Monday, 19 March 2018

US taxpayer funded health spending vs NHS

I stumbled across this somewhere or other recently, and it is quite chucklesome.

US taxpayer funded healthcare spending per capita $5,078 (about £3,600).

UK taxpayer funded spending (i.e. NHS), about £2,000 per capita.

Talk about shit value for money!


L fairfax said...

Very interesting.
I wonder how the other systems, German, Danish etc compare.
Sadly all debates on healthsystems in the UK seem to think there are just 2 systems in the world.

ontheotherhand said...

Most things in the US are more expensive than they need to be because of litigation and the cost of insuring against it and the expensive changes in behaviour to avoid it. The juries decide the award amount for the poor victim in front of them, and the largest portion can be 'punitive damages' which is the amount above and beyond the recompense required for the loss or damage to the victim, to teach the perpetrator a lesson.
The result for doctors is a lot of tick boxing and ar5e covering. e.g. a punter comes in with the flu, and they order 10 $100 blood tests just in case it is a rare case of meningitis or something. If every person with the flu gets 10 needless blood tests, that is a pretty expensive system.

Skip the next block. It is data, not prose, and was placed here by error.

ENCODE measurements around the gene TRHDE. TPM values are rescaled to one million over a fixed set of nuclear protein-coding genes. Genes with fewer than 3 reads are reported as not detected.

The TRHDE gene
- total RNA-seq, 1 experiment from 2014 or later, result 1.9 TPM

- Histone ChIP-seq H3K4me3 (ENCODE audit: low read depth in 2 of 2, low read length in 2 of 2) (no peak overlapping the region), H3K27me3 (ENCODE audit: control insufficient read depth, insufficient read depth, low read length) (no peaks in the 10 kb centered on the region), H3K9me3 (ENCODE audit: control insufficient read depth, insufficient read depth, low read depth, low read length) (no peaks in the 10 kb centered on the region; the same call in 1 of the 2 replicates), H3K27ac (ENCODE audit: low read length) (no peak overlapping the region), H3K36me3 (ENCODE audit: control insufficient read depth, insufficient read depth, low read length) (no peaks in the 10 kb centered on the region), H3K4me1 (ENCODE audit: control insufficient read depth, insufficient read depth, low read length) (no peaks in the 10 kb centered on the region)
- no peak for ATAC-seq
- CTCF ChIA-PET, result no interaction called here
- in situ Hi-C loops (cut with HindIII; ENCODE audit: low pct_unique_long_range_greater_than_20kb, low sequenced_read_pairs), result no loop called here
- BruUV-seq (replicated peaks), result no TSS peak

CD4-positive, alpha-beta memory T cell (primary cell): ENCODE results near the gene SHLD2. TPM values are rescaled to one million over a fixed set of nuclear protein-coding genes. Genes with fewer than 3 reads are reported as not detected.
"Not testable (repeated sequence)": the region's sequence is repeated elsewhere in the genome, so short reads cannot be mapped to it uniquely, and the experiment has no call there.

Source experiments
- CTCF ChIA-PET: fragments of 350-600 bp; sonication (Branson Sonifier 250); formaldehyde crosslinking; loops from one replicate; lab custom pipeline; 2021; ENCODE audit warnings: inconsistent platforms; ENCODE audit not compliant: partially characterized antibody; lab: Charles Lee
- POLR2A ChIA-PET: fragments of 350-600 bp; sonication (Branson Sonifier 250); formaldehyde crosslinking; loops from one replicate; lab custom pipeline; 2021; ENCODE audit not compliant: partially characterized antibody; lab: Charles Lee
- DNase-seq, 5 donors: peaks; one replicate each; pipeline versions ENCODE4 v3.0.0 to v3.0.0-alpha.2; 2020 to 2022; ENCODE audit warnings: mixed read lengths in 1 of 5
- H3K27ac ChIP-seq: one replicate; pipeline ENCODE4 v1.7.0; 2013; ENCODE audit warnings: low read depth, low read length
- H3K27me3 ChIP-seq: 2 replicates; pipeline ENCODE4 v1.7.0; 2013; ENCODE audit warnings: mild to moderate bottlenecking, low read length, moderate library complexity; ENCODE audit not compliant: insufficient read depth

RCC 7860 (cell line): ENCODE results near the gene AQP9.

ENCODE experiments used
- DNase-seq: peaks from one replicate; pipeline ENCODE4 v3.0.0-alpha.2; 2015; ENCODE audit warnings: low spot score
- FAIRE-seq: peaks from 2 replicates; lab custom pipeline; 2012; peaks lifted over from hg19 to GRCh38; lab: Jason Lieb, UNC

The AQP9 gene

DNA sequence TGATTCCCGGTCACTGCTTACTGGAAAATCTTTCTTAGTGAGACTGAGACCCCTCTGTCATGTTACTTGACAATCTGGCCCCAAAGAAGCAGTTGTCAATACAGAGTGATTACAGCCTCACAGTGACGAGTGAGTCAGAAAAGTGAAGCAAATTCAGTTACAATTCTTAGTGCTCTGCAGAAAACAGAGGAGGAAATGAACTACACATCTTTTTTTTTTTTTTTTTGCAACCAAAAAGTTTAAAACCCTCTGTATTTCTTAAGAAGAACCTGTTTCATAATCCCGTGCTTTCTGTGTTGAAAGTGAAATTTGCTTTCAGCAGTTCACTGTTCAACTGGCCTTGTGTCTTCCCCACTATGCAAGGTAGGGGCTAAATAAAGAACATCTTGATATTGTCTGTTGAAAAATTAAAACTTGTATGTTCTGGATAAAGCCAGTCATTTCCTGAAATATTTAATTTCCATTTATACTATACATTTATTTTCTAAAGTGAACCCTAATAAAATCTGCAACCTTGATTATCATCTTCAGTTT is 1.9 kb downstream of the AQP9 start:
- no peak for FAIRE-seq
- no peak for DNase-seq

A charitable chap I know in CT gives up some of his time for free to work in the public hospital. He is a brain surgeon. Volunteering there actually costs him a fortune in extra insurance (he is very public spirited), because they do not wear helmets on motorbikes in the US and a lot of what he is doing is patching up after accidents. If it can be construed that he made a mistake in trying to save a victim, the lawsuit can be $millions when the jury see a poor sick plaintiff in front of them.

mombers said...

A figure I've seen is 30% of spending is on the paperwork associated with insurance. Semi-mythical NHS management wastage can't come close to this...

Mark Wadsworth said...

LF, European systems are a tad more expensive, let's say 50% more expensive. Are they 50% better? That's difficult to measure. Depends on your point of view. For a healthy adult who's paying, no better, for expectant mothers, old people and chronically sick, loads better.

OTOH, ta for anecdotal.

M, that 30% insurance churn wouldn't surprise me, add on another 30% for all the unnecessary treatments and double it for rent seeking (from OTOH's comment), that's your American system right there. That's where UK and European systems score well - it's funded out of low cost, compulsory mass insurance, this cuts insurance churn to practically zero. No need to disclose prior ailments and all that crap.